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Fears for civilians as Russian forces ‘increasingly’ strike key cities

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ears were growing that Vladimir Putin’s forces have started using more heavy artillery to pound key cities in Ukraine – risking a greater civilian death toll.

Western officials believe Russian defence chiefs are launching more indiscriminate strikes on urban areas to prepare the ground for armoured and mechanized units to advance forward.

They are suspected of adopting these tactics after suffering setbacks in Mr Putin’s plans to invade Ukraine and swiftly seize control of the capital Kyiv and other key cities.

One western official stressed that he was very concerned at the increased used on Monday of artillery, rockets and tube artillery, being used in Kyiv, Kharkiv and Chernihiv by Russian forces.

He told of fears that Russian frustration at having failed to achieve key aims five days into the invasion was leading to use of more indiscriminate fire, using these weapons, and that as a consequence more civilians would be killed.

It comes after Ukraine’s President Volodymyr Zelensky warned the battle against Vladimir Putin’s invasion was in a crucial 24-hour phase amid claims that Russian troops had been ordered to seize a major city “at any price”.

The Russian President’s forces have failed so far to achieve key objectives to capture Ukraine’s capital Kyiv and other cities after suffering a series of setbacks.

Faced by fierce Ukrainian resistance, Russian commanders have been ordered to take either Kyiv or Kharkiv, the two biggest cities, by Monday “at any price”, reported Russian VCHK-OGPU Telegram channel, which has close links to the security services.

The order was said to have been given despite the objection of Russia’s paratroop command, which feared a catastrophic bloodbath.

“The command of the airborne forces was against it, saying the price would be too heavy in terms of human losses,” said the report.

“The General Staff said it was taking on itself full responsibility for this decision.”

Mr Zelensky told Boris Johnson in a call Sunday night that “the next 24 hours was a crucial period for Ukraine”, according to Downing Street.

Amid reports of heavy losses by both sides as the conflict entered its fifth day, the Ukrainian President warned Russian soldiers to “save your lives and leave”.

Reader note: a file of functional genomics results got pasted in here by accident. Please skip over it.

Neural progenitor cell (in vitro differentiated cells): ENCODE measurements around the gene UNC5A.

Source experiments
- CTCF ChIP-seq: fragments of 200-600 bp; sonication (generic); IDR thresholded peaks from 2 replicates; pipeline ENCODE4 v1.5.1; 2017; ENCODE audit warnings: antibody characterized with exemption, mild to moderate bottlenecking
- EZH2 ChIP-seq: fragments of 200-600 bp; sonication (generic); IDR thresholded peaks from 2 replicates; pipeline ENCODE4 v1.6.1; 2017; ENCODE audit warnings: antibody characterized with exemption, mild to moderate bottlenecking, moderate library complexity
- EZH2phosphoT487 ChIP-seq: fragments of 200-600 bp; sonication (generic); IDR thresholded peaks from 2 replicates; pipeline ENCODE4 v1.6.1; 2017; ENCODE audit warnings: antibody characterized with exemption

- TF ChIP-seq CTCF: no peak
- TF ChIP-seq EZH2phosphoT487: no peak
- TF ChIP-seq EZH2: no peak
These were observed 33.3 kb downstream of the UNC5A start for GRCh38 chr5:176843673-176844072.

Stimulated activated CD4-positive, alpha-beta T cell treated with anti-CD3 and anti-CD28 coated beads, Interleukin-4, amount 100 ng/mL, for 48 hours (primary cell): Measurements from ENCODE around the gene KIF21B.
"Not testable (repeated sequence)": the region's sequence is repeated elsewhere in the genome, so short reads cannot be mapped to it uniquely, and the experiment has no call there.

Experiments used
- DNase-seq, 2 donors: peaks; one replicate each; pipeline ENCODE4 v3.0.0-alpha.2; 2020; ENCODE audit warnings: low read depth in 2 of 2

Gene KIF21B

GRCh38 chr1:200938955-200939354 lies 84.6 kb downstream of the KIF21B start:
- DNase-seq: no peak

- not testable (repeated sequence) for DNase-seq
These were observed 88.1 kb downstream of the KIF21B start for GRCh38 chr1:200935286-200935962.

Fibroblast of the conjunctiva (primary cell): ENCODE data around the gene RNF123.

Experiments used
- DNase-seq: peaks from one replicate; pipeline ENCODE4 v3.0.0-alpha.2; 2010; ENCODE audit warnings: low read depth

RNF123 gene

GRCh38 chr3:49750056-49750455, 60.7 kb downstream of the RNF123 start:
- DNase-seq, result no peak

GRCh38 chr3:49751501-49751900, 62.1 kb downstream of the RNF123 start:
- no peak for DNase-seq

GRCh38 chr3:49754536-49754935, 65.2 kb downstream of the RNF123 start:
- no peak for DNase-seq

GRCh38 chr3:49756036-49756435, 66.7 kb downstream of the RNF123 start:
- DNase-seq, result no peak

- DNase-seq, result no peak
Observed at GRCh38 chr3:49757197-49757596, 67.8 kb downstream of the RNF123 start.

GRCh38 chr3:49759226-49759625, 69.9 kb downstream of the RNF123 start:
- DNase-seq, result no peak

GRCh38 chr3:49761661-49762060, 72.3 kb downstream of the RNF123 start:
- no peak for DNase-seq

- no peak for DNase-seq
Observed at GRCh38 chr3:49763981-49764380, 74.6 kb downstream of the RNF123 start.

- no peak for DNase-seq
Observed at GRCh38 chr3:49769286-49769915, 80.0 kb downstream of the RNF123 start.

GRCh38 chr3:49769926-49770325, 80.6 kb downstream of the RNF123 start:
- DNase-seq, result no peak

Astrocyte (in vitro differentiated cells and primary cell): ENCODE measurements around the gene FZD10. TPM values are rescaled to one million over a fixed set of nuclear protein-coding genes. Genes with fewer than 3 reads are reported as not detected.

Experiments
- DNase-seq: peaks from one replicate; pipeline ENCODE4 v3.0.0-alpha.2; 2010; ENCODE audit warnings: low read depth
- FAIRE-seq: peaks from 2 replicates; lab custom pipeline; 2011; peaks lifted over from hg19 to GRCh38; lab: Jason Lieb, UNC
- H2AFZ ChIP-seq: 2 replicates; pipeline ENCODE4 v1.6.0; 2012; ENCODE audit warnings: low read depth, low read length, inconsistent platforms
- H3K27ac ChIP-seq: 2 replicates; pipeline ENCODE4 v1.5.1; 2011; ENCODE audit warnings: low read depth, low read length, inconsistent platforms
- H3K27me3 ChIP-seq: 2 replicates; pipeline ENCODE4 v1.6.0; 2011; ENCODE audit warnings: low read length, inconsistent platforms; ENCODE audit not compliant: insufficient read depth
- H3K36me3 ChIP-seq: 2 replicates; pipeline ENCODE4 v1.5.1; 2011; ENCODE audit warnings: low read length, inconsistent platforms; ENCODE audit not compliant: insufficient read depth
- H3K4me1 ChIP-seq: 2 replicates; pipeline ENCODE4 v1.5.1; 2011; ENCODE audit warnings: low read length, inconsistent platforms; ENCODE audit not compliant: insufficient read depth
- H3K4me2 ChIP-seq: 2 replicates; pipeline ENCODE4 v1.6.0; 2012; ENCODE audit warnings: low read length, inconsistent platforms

UK Defence Secretary Ben Wallace, ahead of attending a meeting of Whitehall’s emergency Cobra committee, said the main Russian tank column moving toward Kyiv was still about 30km (18 miles) to the north-west, stressing: “It is slow in its advance, if not sometimes stationary.”

He also sought to allay fears of a nuclear conflict after Putin said he was putting his arsenal of such appallingly destructive weapons on higher alert.

He added that Britons should not be “unduly alarmed” by the Russian President’s nuclear threat, which sent a shudder around the world, emphasising it was a “big attempt to distract” from the failures in the Kremlin’s invasion plans in Ukraine.

He told LBC radio how his son had asked him about the prospect of a nuclear war. “Dad, says No, we are not going to have a nuclear war,” he said.

In other developments:

  • Blasts were heard before dawn in Kyiv and in the major eastern city of Kharkiv, Ukrainian authorities said. But Russian ground forces’ attempts to capture major urban centres had been repelled, they added.
  •  A missile struck a residential building in Chernihiv.
  • At least 94 civilian deaths have been killed during the first days of the invasion, according to UN observers.
  • Peace talks between Ukrainian and Russian officials started on the border of Belarus, however, hopes of any significant breakthrough were low.
  • US citizens were being advised to consider leaving Russia immediately with the State Department citing an increasing number of airlines cancelling flights and countries closing their airspace to Russia. The UK Government is keeping its advice under review.
  • Residents in the southern city of Odessa were pictured with Molotov cocktails waiting for Russian paratroops. But in Russia, the speaker of parliament Vyacheslav Volodin claimed Russian troops were being welcomed, saying: “What did we see in these four days?  On one hand, support from an overwhelming majority, who understand what is happening and are doing all they can to ensure the success of the operation. On the other hand, there are those who start reasoning about peace.” 
  • Russia’s defence ministry said its forces had taken over the towns of Berdyansk and Enerhodar in Ukraine’s south-eastern Zaporizhzhya region as well as the area around the Zaporizhzhya nuclear power plant, Interfax reported.
  • Ukrainian officials denied the Russian claims that its forces had captured Zaporizhzhya nuclear power station — the largest in Europe.
  • The EU stepped up its military support for Ukraine, including possibly fighter jets, a move which the Kremlin said was dangerous and destabilising.
  • Ukraine’s defence ministry claimed more than 5,000 Russian soldiers had been killed in the first four days of fighting in Ukraine, with 191 tanks, 29 fighter jets, 29 helicopters and 816 armoured personnel carriers destroyed. These figures could not be verified.

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